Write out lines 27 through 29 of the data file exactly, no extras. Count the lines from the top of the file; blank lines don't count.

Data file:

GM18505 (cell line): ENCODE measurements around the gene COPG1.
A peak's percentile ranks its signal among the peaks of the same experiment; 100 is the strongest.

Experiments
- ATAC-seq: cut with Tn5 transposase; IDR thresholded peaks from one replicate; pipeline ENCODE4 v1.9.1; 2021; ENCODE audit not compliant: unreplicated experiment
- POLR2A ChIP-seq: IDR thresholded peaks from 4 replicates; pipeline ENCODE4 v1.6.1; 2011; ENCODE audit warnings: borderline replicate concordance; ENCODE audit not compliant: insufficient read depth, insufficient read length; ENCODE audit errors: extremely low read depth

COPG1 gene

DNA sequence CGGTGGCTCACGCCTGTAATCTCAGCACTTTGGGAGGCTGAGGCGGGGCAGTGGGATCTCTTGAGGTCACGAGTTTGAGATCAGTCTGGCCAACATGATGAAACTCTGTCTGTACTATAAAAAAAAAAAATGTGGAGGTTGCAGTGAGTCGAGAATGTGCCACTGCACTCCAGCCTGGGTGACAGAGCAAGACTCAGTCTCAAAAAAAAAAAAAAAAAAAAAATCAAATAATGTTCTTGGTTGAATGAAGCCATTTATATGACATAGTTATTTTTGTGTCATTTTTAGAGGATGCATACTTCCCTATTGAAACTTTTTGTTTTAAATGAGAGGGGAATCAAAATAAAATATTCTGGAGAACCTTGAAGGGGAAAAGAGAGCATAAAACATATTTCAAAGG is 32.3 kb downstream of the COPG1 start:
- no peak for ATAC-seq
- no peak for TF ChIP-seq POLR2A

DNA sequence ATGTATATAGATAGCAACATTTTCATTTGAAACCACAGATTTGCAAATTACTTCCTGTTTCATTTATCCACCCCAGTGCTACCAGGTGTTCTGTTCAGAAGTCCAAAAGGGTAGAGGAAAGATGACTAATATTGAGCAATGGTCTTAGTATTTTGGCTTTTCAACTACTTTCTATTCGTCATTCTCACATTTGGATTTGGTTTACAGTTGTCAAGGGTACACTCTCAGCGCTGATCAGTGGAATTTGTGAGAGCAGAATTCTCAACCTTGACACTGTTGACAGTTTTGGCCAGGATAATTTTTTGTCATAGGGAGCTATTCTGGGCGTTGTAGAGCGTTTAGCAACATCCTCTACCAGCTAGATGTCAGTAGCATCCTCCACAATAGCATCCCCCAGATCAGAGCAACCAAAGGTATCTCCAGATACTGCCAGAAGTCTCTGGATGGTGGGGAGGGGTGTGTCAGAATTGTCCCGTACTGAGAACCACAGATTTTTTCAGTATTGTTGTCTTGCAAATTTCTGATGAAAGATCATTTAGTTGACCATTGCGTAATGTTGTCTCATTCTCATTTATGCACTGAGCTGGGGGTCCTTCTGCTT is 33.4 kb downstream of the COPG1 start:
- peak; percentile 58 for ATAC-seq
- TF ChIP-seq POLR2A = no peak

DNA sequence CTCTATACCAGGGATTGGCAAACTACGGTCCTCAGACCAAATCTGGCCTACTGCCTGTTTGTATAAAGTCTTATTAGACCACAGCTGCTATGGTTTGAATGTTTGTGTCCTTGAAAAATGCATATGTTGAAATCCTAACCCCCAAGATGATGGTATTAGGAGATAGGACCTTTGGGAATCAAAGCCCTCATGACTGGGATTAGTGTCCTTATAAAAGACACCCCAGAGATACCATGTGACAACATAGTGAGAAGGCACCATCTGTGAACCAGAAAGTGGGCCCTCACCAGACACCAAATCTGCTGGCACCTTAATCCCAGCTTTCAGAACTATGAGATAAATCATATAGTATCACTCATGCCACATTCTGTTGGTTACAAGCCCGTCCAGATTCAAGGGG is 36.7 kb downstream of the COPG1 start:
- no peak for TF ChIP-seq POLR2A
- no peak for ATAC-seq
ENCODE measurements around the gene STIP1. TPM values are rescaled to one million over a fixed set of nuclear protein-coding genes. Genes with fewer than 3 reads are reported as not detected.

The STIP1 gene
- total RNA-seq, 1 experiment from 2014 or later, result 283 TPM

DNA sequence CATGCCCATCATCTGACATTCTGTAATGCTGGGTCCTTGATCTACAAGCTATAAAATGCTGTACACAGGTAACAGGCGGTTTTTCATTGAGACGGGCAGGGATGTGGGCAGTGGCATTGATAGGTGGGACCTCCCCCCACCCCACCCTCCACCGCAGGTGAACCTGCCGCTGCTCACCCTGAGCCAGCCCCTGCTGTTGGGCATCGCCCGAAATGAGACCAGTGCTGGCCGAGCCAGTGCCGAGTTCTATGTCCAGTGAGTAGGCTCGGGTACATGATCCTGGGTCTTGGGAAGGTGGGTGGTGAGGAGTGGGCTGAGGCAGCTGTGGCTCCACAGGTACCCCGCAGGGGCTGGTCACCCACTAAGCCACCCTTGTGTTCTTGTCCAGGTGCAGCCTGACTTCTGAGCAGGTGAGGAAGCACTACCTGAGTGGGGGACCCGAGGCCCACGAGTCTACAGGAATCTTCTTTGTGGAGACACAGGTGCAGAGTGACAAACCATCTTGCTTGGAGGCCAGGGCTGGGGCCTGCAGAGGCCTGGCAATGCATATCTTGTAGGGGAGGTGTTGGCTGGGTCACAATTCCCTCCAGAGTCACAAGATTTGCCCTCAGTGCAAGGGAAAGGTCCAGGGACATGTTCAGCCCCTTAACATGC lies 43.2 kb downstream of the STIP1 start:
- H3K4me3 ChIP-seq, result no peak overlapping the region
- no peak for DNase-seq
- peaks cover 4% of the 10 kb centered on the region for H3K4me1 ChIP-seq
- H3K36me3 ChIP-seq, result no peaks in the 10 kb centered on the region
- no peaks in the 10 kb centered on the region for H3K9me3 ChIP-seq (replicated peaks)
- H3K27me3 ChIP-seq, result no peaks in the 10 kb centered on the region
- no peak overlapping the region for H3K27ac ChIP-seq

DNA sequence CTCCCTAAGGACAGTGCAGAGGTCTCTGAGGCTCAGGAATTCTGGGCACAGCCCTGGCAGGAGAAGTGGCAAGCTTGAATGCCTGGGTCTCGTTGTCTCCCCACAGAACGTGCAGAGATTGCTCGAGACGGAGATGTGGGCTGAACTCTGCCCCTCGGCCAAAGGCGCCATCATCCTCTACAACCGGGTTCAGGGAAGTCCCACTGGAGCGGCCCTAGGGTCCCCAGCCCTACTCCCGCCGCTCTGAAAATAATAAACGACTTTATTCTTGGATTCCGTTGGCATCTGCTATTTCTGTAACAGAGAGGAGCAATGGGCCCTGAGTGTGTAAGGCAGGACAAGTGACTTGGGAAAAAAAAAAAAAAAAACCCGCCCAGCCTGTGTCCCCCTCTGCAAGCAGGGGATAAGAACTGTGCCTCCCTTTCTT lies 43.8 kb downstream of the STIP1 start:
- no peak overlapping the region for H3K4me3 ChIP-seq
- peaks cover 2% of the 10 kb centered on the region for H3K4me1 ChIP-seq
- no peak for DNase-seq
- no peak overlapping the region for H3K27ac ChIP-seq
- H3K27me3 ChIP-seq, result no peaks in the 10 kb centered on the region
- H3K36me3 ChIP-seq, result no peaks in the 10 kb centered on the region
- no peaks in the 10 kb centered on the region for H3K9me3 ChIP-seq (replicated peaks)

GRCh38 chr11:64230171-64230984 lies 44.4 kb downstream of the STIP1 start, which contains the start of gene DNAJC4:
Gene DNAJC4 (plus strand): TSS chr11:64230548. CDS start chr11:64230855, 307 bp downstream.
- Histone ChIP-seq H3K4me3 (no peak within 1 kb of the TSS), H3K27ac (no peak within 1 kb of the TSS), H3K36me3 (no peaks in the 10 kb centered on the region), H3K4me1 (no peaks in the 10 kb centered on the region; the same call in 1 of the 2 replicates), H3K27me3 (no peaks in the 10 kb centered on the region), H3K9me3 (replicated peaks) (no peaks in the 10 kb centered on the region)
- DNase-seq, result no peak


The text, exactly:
DNA sequence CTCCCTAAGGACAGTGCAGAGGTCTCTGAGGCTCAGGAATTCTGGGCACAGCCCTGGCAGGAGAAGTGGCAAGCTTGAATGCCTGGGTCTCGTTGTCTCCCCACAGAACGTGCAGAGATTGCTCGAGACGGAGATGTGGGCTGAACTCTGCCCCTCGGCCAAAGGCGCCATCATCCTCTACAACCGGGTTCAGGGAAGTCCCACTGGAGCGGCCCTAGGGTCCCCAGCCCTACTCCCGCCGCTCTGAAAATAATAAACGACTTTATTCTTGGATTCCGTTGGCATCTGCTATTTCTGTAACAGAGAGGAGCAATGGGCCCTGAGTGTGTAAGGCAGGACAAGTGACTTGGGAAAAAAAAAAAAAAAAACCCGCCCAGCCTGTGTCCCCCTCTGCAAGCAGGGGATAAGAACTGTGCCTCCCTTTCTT lies 43.8 kb downstream of the STIP1 start:
- no peak overlapping the region for H3K4me3 ChIP-seq
- peaks cover 2% of the 10 kb centered on the region for H3K4me1 ChIP-seq